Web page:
The present process can be employed with all carbondiamond mixtures, irrespective of the type of carbon present or the relative proportions of carbon and diamond, since neither of these factors has a critical effect on the selective oxidation. Further, the mixture can contain other components, such as those which may have been formed during the diamond synthesis process. Chromium ion should not be present, however, since it catalyzes the graphitization of diamond under the conditions of the present process.
In order to assure good contact between the carbon and lead oxide, the size of the carbon particles therein should be no greater than about 1 millimeter, and preferably no greater than about 200 microns.
The mixture of carbon, diamond, and a lead oxide (or oxygen-containing lead compound which will be transformed to a lead oxide at reaction temperature or below) is heated with a gas containing molecular oxygen at a temperature within the range of about from 250 to 500 C.
The oxidizing gas can be air or any other mixture containing molecular oxygen, or it can be pure oxygen itself. Preferably, the amount of oxygen is maintained in excess of stoichiometric requirements for conversion of carbon to carbon dioxide. On an economical basis, air is preferred, and the mixture can simply be heated in air at the desired temperature.
When the oxidizing gas is air, oxidation of diamond becomes marked at temperatures above about 500 C.; and to avoid diamond losses in air, the process preferably is effected at a temperature no higher than about 430 C., although higher temperatures can be used with satisfactory results provided short reaction times are employed. To obtain reasonably acceptable reaction rates in air, a temperature of at least about 350 C., and preferably at least about 380 C., is employed. On the other hand, when pure oxygen is the oxidizing gas, oxidation of carbon begins at about 250 C. and significant oxidation of the diamond begins at about 450 C. Accordingly, temperatures of about from 325 to 430 C. are preferred when oxygen, as opposed to air, is used. At temperatures within the preferred ranges of about from 380 C. to 430 C. (air), and about from 325 to 430 C. (oxygen), reaction times of about 12 hours or more are employed. Static conditions require more time or higher temperatures than conditions wherein mixing or swirling is used.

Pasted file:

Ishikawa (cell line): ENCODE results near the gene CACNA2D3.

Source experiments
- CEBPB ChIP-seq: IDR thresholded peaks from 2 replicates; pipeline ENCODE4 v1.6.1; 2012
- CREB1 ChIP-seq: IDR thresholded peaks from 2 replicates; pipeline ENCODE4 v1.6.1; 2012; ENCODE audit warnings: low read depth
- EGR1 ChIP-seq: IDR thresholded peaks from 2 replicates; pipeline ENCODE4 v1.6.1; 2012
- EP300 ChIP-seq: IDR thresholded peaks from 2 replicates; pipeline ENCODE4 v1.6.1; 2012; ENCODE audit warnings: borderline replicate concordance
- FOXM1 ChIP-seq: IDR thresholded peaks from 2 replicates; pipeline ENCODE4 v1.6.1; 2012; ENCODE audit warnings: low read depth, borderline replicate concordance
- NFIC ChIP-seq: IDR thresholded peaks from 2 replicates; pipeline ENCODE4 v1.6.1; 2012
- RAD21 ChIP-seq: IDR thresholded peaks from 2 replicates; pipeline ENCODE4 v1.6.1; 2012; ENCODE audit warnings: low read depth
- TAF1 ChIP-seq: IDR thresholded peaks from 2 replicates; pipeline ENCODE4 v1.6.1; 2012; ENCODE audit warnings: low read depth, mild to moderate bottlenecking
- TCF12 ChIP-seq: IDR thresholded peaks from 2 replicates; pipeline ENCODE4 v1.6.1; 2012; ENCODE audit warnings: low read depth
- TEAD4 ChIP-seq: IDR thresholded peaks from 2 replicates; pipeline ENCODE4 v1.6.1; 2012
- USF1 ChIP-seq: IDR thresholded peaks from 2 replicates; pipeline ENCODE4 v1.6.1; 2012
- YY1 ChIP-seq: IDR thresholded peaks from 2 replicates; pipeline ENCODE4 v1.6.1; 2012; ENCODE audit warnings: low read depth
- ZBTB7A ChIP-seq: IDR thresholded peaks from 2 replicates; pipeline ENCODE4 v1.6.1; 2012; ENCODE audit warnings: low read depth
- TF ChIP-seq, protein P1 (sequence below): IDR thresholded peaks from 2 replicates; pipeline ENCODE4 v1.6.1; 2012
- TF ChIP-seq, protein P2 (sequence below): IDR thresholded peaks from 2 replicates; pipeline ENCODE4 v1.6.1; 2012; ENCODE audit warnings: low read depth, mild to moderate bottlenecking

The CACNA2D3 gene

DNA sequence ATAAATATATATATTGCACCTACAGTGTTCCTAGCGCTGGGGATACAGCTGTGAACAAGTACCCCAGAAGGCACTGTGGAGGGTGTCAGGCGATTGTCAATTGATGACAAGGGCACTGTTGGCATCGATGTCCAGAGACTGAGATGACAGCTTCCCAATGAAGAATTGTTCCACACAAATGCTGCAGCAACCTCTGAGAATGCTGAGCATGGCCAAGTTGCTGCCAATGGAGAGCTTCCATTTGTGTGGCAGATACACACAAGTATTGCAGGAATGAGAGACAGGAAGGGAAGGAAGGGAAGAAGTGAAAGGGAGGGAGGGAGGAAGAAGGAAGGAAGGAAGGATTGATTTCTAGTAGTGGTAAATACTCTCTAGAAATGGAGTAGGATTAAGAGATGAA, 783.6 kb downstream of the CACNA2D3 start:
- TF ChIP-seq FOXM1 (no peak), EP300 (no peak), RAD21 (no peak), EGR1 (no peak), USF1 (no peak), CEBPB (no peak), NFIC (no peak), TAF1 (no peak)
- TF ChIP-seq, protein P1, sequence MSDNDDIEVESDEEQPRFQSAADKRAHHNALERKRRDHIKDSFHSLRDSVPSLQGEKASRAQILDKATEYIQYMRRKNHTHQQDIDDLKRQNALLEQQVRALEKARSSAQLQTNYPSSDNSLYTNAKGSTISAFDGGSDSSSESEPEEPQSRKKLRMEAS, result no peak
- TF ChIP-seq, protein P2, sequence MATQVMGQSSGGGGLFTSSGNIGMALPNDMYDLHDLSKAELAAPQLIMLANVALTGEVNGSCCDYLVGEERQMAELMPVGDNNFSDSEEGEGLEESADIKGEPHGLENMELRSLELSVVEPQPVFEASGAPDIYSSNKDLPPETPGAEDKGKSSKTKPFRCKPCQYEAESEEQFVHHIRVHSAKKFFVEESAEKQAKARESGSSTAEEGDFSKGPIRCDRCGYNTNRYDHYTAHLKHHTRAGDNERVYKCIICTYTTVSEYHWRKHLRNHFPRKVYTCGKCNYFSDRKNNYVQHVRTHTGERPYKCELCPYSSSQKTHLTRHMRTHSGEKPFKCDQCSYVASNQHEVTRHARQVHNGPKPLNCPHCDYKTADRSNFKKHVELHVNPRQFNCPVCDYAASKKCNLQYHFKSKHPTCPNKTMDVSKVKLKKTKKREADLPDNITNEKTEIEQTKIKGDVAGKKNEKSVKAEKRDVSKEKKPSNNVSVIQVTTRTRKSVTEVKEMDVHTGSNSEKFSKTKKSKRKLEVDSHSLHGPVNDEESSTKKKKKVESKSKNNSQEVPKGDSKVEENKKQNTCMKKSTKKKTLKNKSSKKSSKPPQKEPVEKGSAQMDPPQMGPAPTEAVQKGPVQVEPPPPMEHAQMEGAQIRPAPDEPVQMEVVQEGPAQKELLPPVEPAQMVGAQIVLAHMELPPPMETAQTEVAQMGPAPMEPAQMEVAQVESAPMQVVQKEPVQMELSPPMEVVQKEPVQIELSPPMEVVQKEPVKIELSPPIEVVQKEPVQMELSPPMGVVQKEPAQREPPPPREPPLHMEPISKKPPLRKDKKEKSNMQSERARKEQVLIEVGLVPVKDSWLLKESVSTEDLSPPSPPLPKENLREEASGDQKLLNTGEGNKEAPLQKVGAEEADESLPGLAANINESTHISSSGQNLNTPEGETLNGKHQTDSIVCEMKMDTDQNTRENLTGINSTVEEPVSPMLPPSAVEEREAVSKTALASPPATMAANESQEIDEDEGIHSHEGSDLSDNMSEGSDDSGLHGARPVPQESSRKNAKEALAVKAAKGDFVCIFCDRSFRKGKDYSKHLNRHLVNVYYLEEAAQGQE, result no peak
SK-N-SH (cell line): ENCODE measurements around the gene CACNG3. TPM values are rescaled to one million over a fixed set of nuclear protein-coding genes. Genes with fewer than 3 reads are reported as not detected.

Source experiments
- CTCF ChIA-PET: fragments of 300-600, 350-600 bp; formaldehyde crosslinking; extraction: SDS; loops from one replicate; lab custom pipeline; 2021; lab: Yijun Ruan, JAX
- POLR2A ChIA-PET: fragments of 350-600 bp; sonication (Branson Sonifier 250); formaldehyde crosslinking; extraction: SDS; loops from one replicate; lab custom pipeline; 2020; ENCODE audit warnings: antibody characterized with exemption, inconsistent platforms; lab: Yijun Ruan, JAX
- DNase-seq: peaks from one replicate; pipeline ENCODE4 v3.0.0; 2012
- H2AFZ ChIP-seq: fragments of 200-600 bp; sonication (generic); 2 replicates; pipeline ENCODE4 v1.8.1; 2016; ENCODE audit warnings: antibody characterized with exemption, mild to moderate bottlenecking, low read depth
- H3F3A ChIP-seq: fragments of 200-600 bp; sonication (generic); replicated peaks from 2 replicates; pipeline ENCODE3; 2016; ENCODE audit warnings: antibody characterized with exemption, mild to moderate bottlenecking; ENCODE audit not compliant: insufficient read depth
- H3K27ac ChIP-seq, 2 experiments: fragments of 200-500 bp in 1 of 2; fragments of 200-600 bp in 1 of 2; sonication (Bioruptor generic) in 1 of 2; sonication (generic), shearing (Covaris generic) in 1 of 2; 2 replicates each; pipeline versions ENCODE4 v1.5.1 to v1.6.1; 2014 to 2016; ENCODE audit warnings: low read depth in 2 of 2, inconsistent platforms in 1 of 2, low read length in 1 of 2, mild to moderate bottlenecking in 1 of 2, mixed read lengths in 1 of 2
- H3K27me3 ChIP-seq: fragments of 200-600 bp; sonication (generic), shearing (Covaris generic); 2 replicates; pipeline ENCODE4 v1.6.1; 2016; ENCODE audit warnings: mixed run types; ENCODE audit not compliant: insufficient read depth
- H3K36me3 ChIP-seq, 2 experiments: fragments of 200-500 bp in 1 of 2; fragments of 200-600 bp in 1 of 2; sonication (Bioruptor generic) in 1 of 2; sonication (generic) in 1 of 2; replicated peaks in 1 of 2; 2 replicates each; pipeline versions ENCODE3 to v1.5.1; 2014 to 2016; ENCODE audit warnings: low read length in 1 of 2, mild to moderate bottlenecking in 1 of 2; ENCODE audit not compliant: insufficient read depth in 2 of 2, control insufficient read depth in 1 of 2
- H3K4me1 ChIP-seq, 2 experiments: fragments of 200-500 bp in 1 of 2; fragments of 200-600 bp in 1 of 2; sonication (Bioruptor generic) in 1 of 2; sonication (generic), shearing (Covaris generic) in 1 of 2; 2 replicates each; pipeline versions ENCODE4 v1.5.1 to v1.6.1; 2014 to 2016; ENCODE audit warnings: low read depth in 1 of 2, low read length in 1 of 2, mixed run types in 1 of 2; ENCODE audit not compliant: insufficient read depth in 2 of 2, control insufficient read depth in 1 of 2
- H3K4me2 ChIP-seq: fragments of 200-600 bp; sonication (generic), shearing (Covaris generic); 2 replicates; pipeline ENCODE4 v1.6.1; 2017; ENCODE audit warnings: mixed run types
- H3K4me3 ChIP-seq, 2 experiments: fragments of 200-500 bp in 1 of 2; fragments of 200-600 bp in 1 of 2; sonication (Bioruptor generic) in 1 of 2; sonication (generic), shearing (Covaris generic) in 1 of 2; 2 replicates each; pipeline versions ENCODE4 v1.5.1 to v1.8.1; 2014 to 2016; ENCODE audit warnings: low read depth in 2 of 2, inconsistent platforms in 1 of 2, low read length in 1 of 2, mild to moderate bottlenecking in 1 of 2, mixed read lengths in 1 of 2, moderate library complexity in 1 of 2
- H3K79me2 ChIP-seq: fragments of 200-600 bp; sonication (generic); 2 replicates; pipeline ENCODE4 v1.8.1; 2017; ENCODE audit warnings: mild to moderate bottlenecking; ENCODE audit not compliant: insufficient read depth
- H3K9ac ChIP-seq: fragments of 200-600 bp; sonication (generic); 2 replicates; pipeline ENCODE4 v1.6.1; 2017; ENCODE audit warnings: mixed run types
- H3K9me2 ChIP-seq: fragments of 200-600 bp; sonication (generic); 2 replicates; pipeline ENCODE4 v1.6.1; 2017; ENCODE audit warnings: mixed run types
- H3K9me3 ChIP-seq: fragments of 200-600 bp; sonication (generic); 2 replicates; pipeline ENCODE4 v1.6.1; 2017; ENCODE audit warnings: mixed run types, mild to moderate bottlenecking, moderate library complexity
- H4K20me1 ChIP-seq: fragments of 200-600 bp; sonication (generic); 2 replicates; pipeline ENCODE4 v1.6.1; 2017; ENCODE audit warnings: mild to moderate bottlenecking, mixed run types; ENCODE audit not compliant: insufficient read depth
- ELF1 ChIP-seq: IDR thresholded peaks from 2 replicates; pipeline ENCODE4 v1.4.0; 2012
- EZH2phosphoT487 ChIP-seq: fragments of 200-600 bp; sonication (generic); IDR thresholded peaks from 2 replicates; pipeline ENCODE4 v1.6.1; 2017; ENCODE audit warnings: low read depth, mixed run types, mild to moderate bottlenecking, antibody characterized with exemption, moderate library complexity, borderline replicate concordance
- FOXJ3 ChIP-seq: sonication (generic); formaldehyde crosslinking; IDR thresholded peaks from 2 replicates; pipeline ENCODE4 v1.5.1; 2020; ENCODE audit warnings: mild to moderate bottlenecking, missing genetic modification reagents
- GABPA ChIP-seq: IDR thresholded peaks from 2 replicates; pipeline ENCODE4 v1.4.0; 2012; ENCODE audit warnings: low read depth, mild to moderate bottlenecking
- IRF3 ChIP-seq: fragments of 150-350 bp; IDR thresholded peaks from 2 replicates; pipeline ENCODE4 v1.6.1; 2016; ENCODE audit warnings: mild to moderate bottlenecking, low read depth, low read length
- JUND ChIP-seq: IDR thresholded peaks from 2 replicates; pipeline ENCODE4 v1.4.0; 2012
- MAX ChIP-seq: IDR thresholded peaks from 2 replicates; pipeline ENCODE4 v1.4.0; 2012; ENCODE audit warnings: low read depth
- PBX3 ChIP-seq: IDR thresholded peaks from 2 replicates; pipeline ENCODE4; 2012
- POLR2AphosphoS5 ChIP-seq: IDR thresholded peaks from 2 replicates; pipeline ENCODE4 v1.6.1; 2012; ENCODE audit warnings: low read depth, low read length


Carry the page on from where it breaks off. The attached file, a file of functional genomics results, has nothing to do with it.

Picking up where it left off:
After oxidation of the carbon is complete, diamond is recovered from the remaining mixture of diamond and lead oxide by selectively dissolving the lead oxide and separating the resulting liquid from the diamond. Aqueous solution of acids such as nitric, acetic, hydrochloric, citric, and ethylenediaminetetraacetic acids can be used for this purpose, nitric and acetic acids and aqua regia being preferred on an economical basis. If any other components are present in the mixture, they can be removed together with the lead oxide or in a subsequent step.
The following examples illustrate the process of the invention.
Example 1 (A) The following. powders are mixed by shaking them together with steel balls;
(1) Spectrographic-grade artificial graphite (less than6 parts per million total impurities) of a particle size such as to pass a 325-mesh screen (openings: 44 microns), in the amount of 39.6 grams;
(2) One-micron-size natural diamond (0.4 grams); and
(3) PbO (yellow) of a particle size such as to pass a 325-mesh screen, in the amount of 5.20 grams.
The powder mixture is heated for 24 hours in a flat tray (powder depth: inch) in a 425 C. furnace having a loosely fitting door to permit the circulation of air therein. The mixture then is mixed with 200 milliliters of 99.7% acetic acid, the liquid decanted oiT, and the solids washed with 1000 milliliters of distilled Water. The Washed solids are then mixed with 50 milliliters of 36% hydrochloric acid, the liquid decanted off, and the solids washed with 1000 milliliters of distilled water, and dried to constant weight, i.e., 0.69 gram. X-ray diffraction analysis of the product indicates the presence of only diamond and graphite, the greater part being diamond.